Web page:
Friends and family members of Halifax murder victim Tanya Brooks gathered Friday to mark the 10th anniversary of her death.

Holding posters and images of Tanya, dozens of supporters marched from the Mi’kmaw Native Friendship Centre to St. Patrick’s-Alexandra School, where they gathered for a remembrance ceremony.

Tanya’s body was found in a basement window well of the Halifax school the afternoon of May 11, 2009.

Vanessa Brooks says she chose to gather at the spot where her sister’s body was found in order to reclaim it from her killer.

“I’m taking this place back. This has always been forseen to me as a really dark and dirty place. To know that she was here, alone, and cold and, God knows, most definitely afraid. So with that fear, I’m choosing to take that fear and reclaim it for strength,” says Vanessa.

“Whoever has done this to my sister, this isn’t your place anymore.”

As they mark the 10th anniversary of Tanya’s murder, both the police and her family are asking anyone with information about the case to come forward.

“Ten years is too long and it shouldn’t have been this long,” says Vanessa.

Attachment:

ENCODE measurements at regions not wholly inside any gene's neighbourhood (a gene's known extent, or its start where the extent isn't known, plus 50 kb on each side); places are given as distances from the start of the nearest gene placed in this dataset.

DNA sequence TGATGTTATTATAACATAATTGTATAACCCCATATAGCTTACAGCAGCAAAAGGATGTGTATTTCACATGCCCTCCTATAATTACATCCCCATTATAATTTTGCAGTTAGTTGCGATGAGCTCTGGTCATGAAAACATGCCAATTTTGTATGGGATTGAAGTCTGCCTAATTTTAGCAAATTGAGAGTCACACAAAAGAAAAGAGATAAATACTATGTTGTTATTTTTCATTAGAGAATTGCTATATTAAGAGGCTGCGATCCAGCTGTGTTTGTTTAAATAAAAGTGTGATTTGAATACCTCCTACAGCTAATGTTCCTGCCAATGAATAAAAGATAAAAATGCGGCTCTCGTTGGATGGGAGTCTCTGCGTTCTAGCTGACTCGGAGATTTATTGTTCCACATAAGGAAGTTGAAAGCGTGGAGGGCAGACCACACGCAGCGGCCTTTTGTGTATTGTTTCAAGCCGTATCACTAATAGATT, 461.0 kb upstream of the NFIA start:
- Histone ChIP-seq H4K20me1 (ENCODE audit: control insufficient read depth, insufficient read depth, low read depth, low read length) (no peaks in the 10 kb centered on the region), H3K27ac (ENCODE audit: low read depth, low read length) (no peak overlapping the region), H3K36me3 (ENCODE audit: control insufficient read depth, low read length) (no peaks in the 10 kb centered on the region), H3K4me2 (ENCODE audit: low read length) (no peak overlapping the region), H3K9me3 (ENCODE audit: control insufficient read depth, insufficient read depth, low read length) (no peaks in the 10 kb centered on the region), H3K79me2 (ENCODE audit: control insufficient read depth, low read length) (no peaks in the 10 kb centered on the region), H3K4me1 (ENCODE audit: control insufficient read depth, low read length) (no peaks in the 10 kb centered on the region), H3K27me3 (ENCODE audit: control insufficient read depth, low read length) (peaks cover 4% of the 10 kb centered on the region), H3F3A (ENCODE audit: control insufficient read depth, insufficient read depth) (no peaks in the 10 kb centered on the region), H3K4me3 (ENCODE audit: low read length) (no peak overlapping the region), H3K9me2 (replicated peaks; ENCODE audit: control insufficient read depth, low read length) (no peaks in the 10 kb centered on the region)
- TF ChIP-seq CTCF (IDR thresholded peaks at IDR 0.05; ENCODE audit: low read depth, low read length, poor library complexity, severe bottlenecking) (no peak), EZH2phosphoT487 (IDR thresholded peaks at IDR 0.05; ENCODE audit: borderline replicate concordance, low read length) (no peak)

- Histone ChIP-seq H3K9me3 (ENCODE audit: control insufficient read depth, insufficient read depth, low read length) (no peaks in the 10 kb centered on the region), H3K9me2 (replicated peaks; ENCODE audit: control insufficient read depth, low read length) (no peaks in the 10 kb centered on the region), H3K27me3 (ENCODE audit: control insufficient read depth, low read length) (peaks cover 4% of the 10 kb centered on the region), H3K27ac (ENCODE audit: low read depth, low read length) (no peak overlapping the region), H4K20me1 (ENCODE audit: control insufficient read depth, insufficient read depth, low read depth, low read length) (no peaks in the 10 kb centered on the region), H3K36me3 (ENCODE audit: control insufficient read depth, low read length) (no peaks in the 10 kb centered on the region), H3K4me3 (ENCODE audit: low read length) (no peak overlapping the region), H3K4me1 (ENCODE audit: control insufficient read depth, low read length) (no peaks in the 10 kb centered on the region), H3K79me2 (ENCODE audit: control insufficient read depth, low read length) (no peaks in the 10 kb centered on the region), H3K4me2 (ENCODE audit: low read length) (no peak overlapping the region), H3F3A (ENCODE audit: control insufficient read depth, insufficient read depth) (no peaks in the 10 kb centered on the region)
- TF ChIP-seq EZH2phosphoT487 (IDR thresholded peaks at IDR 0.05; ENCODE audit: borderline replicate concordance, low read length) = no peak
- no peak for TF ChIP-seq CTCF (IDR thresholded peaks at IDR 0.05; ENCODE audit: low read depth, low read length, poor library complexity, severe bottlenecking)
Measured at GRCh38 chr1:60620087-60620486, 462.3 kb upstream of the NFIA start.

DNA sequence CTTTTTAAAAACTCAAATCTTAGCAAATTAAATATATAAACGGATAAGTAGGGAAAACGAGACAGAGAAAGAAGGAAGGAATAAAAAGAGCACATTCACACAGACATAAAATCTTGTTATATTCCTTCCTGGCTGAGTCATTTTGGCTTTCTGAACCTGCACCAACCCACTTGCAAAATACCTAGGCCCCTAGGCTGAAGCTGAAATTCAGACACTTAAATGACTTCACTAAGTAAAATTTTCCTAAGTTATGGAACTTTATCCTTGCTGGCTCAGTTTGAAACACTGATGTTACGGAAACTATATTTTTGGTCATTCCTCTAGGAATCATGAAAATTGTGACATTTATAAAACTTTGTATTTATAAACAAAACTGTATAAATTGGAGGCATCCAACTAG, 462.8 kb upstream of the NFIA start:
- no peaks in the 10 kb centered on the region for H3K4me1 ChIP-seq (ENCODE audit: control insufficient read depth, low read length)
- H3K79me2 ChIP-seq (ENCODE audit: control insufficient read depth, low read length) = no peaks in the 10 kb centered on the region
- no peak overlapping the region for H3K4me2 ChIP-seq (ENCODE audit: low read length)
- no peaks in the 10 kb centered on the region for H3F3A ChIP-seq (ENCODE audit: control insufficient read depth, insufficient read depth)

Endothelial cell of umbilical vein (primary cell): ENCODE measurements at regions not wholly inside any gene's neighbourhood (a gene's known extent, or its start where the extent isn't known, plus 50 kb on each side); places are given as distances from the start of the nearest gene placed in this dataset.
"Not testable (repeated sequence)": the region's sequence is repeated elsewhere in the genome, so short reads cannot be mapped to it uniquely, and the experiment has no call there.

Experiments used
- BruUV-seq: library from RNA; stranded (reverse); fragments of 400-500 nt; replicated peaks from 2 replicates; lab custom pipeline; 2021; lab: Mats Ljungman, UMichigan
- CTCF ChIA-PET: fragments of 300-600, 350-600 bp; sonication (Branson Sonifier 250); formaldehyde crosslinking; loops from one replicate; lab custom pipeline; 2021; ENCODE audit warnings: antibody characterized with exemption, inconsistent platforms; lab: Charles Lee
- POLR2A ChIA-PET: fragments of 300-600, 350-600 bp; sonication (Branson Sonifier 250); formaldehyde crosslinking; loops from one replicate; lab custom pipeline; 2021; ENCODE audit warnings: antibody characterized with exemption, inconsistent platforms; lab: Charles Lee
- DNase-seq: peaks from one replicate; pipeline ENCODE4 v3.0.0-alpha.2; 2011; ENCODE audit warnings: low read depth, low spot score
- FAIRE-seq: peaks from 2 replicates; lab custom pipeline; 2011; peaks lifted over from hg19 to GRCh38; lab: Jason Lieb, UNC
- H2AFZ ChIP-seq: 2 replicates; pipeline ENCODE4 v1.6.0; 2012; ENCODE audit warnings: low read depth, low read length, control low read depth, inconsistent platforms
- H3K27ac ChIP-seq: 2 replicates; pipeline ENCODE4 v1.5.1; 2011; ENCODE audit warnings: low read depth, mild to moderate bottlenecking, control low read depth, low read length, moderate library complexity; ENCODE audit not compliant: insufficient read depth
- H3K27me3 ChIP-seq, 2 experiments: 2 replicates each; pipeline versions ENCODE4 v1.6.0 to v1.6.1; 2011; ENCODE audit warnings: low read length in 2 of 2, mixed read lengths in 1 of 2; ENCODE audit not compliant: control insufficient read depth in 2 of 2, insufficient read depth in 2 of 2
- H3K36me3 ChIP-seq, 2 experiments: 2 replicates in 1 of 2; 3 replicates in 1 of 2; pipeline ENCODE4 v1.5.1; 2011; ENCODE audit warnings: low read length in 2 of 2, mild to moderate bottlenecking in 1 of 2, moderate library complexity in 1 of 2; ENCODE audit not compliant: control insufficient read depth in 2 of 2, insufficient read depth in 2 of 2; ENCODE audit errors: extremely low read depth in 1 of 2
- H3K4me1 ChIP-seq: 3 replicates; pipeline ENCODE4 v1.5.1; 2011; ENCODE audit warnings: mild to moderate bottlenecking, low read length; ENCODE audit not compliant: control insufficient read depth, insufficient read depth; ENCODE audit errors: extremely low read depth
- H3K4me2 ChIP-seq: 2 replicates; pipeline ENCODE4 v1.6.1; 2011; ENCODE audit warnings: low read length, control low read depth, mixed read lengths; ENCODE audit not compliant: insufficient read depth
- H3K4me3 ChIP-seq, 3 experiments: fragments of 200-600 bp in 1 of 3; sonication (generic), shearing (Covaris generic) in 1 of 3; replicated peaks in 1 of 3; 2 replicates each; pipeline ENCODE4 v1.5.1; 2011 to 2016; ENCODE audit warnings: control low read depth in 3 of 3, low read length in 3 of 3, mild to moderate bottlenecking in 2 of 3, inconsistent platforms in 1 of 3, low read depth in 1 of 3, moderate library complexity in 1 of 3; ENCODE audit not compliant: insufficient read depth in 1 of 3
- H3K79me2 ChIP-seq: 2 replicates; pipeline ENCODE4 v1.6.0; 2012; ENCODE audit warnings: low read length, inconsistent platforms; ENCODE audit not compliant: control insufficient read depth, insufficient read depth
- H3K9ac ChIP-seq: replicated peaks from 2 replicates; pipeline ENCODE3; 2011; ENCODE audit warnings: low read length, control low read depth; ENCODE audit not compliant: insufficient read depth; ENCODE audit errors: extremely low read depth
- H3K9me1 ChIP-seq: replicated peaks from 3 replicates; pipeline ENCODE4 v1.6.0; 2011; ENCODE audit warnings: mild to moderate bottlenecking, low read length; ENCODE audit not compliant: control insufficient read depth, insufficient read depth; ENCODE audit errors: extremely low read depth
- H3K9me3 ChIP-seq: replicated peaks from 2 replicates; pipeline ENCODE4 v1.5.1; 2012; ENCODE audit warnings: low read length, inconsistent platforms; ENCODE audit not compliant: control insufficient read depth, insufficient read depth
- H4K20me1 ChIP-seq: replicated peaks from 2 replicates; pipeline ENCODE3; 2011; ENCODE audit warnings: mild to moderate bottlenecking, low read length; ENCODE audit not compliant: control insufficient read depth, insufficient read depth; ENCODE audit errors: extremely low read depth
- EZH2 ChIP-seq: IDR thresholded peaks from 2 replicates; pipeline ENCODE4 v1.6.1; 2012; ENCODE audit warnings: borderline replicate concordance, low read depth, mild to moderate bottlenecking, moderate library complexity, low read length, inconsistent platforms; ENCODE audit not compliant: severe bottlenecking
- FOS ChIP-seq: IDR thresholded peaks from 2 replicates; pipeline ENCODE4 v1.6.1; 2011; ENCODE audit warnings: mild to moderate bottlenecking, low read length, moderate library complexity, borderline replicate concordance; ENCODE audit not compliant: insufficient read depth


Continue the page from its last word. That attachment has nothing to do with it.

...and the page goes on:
Investigators say Tanya was known to frequent the Gottingen Street area. She was last seen leaving police headquarters on the street around 8:20 p.m. the night before she was found dead.

Investigators believe Brooks knew her killer and that there are people who have information who have not spoken to police.

“I don’t know if I have it in me to forgive you, but whoever you are that did this, that robbed us and her children of at least 60 years more of her life, have a heart. Have some compassion and empathy,” says Vanessa.

Tanya was a 36-year-old aboriginal woman and the mother of five children.

Her sister also took the opportunity Friday to appeal to Canadians to take seriously the issue of missing and murdered Indigenous women in the country.

“This is an epidemic in this country and I’m not going to stop saying it. As Canadians we all need to start stepping up. We all need to be changemakers. I am. Are you? If you see something and it doesn’t agree with you, don’t stand by and be idle,” says Vanessa.

“Just because I’m Indigenous doesn’t mean I’m worthless and it certainly doesn’t mean she was worthless. She mattered. All First Nations women and girls in this country, nationally and globally, matter.”

The National Inquiry into Missing and Murdered Indigenous Women and Girls will be releasing its report publicly on June 3.

Brooks’s homicide is a part of the Nova Scotia Justice Department’s Rewards for Major Unsolved Crimes Program, which offers up to $150,000 for information that leads to an arrest and conviction in certain cases.